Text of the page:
The US-Iran Scenario That Most Scares Israel
Israeli Prime Minister Benjamin Netanyahu issued a series of threats toward Iran and its interlocutors in the West, including the US, as serious negotiations on Iran’s nuclear program seem more plausible.
As a possible rapprochement looms between the US and Iran, Netanyahu has attempted to impose impossible Israeli conditions on the negotiators, such as the full dismantling of Iran’s nuclear program, not to mention threatening military force.
Whatever the deal that could materialize between Iran and the West, Israel is going to find itself before an open-ended path. One can foresee three possible scenarios:
First: Negotiations begin and reach a deal that meets Israeli conditions. Second: Negotiations fail without reaching a deal between the parties. Third: A US-Iran deal is reached that does not take into consideration Israeli conditions, meaning, it does not lead to a complete dismantling of the Iranian nuclear program.
The first scenario, which would fulfill Israeli aspirations, is quite unlikely, something that Tel Aviv is well aware of. It is unlikely that Iran would enter negotiations under these conditions, and negotiators abandoned this scenario before they even started the negotiation process.
It remains for Tel Aviv to deal with the remaining two scenarios. Israelis are working to realize the first of the two remaining options – no deal reached between the parties – because it blocks any settlement in which the West would recognize Iran’s transformation into a possible nuclear power.
If diplomatic failure occurs, Israel would push the US toward a more inflexible position that would set the stage for more hardline options, ranging from harsher economic sanctions to military action. Several elements make this scenario possible, but it is difficult to tell at this point whether it is likely, since it is linked to the US ability to accept the official Iranian bottom line, namely, Iran’s right to enrich uranium on Iranian territory.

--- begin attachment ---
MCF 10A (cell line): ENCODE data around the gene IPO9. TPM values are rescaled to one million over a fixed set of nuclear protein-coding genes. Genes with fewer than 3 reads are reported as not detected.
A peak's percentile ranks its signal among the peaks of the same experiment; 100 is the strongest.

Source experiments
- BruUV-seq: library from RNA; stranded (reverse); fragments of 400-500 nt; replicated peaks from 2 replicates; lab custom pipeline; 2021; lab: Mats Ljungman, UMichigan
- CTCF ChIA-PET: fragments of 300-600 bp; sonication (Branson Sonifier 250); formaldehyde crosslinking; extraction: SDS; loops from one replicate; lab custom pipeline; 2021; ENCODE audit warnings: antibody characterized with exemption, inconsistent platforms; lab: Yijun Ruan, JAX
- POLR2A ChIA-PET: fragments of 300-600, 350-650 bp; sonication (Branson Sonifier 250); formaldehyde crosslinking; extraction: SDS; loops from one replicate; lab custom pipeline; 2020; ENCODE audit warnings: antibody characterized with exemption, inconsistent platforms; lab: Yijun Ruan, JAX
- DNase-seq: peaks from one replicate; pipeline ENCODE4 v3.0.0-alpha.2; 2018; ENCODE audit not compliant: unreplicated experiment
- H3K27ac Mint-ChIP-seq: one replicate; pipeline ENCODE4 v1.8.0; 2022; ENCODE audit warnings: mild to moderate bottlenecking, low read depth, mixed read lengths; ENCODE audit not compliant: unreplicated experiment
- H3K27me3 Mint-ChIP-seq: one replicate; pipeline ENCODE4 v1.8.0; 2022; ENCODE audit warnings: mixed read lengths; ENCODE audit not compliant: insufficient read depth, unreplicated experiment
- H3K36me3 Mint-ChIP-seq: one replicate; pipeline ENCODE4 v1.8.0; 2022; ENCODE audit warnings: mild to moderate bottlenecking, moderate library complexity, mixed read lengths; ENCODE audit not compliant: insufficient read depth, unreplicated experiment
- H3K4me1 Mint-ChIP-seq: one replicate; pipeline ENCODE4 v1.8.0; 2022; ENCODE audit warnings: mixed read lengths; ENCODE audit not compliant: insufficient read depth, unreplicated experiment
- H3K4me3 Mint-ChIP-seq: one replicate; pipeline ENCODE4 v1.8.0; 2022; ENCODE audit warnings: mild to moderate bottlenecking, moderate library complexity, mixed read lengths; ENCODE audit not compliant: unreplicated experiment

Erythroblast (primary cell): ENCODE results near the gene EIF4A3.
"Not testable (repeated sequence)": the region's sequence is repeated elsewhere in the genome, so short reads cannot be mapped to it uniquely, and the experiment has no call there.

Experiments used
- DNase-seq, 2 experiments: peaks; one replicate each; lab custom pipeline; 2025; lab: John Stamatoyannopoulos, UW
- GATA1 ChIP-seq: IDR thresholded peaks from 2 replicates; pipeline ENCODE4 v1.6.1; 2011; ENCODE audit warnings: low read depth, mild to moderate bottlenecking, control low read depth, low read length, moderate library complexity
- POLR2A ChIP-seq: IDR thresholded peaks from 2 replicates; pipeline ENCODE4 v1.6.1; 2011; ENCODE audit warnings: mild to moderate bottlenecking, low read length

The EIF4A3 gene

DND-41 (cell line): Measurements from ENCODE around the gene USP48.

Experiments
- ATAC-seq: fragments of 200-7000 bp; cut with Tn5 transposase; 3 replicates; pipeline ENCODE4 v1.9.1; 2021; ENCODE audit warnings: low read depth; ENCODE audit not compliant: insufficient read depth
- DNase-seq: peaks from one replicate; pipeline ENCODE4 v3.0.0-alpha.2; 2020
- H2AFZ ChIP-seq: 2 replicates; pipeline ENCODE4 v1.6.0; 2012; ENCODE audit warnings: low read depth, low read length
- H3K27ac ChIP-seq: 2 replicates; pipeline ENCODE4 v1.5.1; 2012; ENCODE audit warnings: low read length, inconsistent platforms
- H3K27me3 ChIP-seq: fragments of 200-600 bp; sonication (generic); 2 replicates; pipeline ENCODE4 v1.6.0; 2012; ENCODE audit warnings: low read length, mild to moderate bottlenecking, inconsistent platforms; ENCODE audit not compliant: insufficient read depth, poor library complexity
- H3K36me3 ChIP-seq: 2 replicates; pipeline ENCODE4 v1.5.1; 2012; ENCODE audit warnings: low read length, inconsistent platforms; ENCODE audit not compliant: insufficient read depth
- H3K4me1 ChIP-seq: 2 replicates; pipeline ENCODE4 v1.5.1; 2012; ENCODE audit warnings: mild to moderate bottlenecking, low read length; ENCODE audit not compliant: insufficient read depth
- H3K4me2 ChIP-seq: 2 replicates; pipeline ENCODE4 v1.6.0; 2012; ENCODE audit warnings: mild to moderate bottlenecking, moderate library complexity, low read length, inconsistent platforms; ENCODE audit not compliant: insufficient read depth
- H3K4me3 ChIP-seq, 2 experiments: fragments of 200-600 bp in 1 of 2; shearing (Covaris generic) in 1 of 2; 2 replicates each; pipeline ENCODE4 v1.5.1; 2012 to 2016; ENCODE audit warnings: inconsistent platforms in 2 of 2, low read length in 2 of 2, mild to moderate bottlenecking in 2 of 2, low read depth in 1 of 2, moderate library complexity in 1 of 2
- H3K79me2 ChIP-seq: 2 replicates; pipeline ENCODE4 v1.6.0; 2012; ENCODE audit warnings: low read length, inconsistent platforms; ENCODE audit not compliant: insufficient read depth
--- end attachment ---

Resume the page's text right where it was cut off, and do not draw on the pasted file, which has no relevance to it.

If the third scenario plays out – an agreement that meets the Iranian bottom line and reassures the US of limited nuclear capabilities – it would be a good deal for all parties involved, but bad for Israel. The sanctions would be lifted and Iran would get international recognition of the peaceful nature of its nuclear program.
For Israel, reaching a deal with Iran means the consecration of Iran as a state with future nuclear capabilities. Even if producing nuclear weapons is not a part of its strategy, the mere fact that it would be able to do so would carry strategic consequences.
Here, a fundamental question arises: In light of such an agreement, would Israel resort to the military option that Netanyahu waved from the platform of the UN General Assembly?
Surely, Israeli officials would not, at a time when the West is counting on negotiations, resort to a direct military option against Iranian nuclear facilities. Such an act would be directed as much toward the US and the West as it would be against Tehran. Besides, the Israeli military option is no longer a self-contained option able to effectively impact Iran’s nuclear capabilities. But it is an option that can be employed to drag others, like the US and the West, into a war with Iran.
Military escalation cannot happen before exhausting the path of negotiations, and that is assuming that a military option is possible even after negotiations prove unsuccessful.
Previous experience confirms that such threats, which in the past reached a level where Israeli military planes almost took off, never dampened Tehran’s resolve to carry on with its nuclear program, a point that Israeli commentators make both explicitly and implicitly.